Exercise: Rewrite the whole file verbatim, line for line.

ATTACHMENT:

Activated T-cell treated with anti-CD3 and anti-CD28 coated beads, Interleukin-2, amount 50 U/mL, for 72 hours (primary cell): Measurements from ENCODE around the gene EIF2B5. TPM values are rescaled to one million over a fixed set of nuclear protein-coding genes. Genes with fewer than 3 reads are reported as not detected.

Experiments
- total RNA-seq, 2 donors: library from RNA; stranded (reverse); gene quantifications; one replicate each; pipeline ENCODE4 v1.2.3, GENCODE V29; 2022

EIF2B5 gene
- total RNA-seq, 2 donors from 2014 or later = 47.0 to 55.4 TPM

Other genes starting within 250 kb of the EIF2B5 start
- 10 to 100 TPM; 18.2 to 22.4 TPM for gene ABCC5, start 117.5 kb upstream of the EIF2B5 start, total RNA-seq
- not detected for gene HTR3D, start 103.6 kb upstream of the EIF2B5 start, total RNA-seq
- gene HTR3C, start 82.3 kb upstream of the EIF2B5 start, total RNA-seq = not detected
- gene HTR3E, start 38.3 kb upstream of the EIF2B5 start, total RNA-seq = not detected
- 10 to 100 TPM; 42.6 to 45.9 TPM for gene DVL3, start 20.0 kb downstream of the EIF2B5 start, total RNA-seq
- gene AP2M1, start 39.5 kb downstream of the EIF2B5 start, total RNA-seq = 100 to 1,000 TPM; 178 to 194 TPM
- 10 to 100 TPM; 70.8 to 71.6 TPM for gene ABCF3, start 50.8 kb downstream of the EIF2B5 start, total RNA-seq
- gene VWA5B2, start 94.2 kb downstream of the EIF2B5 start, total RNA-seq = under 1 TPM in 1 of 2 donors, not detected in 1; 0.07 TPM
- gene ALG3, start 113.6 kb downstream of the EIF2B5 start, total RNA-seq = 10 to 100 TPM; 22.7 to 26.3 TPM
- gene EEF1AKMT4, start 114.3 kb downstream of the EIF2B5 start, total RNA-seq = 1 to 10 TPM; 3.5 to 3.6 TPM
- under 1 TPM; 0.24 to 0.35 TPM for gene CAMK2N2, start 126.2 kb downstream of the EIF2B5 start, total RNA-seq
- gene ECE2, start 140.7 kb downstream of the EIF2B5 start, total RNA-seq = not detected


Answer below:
Activated T-cell treated with anti-CD3 and anti-CD28 coated beads, Interleukin-2, amount 50 U/mL, for 72 hours (primary cell): Measurements from ENCODE around the gene EIF2B5. TPM values are rescaled to one million over a fixed set of nuclear protein-coding genes. Genes with fewer than 3 reads are reported as not detected.

Experiments
- total RNA-seq, 2 donors: library from RNA; stranded (reverse); gene quantifications; one replicate each; pipeline ENCODE4 v1.2.3, GENCODE V29; 2022

EIF2B5 gene
- total RNA-seq, 2 donors from 2014 or later = 47.0 to 55.4 TPM

Other genes starting within 250 kb of the EIF2B5 start
- 10 to 100 TPM; 18.2 to 22.4 TPM for gene ABCC5, start 117.5 kb upstream of the EIF2B5 start, total RNA-seq
- not detected for gene HTR3D, start 103.6 kb upstream of the EIF2B5 start, total RNA-seq
- gene HTR3C, start 82.3 kb upstream of the EIF2B5 start, total RNA-seq = not detected
- gene HTR3E, start 38.3 kb upstream of the EIF2B5 start, total RNA-seq = not detected
- 10 to 100 TPM; 42.6 to 45.9 TPM for gene DVL3, start 20.0 kb downstream of the EIF2B5 start, total RNA-seq
- gene AP2M1, start 39.5 kb downstream of the EIF2B5 start, total RNA-seq = 100 to 1,000 TPM; 178 to 194 TPM
- 10 to 100 TPM; 70.8 to 71.6 TPM for gene ABCF3, start 50.8 kb downstream of the EIF2B5 start, total RNA-seq
- gene VWA5B2, start 94.2 kb downstream of the EIF2B5 start, total RNA-seq = under 1 TPM in 1 of 2 donors, not detected in 1; 0.07 TPM
- gene ALG3, start 113.6 kb downstream of the EIF2B5 start, total RNA-seq = 10 to 100 TPM; 22.7 to 26.3 TPM
- gene EEF1AKMT4, start 114.3 kb downstream of the EIF2B5 start, total RNA-seq = 1 to 10 TPM; 3.5 to 3.6 TPM
- under 1 TPM; 0.24 to 0.35 TPM for gene CAMK2N2, start 126.2 kb downstream of the EIF2B5 start, total RNA-seq
- gene ECE2, start 140.7 kb downstream of the EIF2B5 start, total RNA-seq = not detected